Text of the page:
|A zone of varying width that refers either to the political division between two countries or to the settled and uninhabited parts of a country. Prior to the twentieth century, frontiers were a common feature of the political landscape, but most have now disappeared under the global tide of human settlement and economic development, to be replaced by boundaries, which are lines. In the nineteenth century, land on the frontier was generally regarded as a necessary \'safety valve\' for accommodating the populations of fast-growing states, such as the USA (see frontier thesis). Although this view is now somewhat discredited, the Canadian Northlands and Alaska are still referred to as the last great frontier in North America, and similar descriptions are applied to Russian Siberia and the Australian outback. In reality, however, access to such areas is a luxury open to few states in the modern world, when boundaries on land and sea are so tightly drawn and the legitimacy of colonial territorial claims in the developing world so hotly disputed.Â (MB)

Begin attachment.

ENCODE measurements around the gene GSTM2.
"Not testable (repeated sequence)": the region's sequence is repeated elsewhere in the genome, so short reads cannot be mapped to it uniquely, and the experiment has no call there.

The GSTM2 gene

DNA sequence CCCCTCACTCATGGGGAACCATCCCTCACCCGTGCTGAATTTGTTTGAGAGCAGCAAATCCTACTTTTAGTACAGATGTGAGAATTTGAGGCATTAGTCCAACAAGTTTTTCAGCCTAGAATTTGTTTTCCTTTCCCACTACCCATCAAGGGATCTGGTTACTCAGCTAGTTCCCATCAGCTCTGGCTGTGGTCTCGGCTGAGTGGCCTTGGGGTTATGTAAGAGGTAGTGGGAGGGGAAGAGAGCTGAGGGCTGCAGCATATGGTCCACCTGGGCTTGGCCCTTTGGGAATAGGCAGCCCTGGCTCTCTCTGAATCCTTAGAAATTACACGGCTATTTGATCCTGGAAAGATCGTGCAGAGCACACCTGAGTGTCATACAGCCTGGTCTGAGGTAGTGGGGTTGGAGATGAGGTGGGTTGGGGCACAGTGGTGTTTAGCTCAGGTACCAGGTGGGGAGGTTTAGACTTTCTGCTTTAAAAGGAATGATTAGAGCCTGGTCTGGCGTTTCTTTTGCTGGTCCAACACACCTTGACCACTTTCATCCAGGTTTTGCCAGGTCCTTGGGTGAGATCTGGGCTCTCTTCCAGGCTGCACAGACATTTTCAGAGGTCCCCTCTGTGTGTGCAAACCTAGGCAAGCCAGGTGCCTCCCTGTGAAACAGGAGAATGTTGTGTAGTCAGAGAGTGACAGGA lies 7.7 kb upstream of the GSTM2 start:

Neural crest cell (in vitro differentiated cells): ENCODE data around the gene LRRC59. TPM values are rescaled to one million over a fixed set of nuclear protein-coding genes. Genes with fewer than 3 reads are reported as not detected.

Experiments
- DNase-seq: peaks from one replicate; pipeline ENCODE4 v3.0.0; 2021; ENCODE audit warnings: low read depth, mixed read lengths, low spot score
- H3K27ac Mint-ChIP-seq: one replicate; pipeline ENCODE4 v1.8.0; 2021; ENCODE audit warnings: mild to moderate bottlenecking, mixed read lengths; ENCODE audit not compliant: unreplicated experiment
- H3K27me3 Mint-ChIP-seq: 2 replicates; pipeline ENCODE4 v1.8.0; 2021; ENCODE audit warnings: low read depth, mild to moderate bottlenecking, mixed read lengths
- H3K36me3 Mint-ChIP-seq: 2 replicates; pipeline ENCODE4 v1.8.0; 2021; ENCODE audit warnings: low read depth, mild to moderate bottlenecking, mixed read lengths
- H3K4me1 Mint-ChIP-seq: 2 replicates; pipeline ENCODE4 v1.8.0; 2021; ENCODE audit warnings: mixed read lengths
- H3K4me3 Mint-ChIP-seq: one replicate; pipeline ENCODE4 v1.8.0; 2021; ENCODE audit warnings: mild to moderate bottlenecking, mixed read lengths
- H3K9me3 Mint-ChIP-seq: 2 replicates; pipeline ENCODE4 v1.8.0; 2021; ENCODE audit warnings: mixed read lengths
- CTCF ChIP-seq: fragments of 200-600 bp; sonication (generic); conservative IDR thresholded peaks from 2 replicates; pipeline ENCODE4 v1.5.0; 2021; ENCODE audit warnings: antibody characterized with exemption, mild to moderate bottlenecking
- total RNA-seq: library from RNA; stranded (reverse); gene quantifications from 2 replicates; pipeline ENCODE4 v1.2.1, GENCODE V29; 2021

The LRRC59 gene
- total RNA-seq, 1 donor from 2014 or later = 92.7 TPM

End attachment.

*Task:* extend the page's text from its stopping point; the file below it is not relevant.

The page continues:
Suggested Reading Prescott, J.V.R. 1987: Political frontiers and boundaries. London: Unwin Hyman.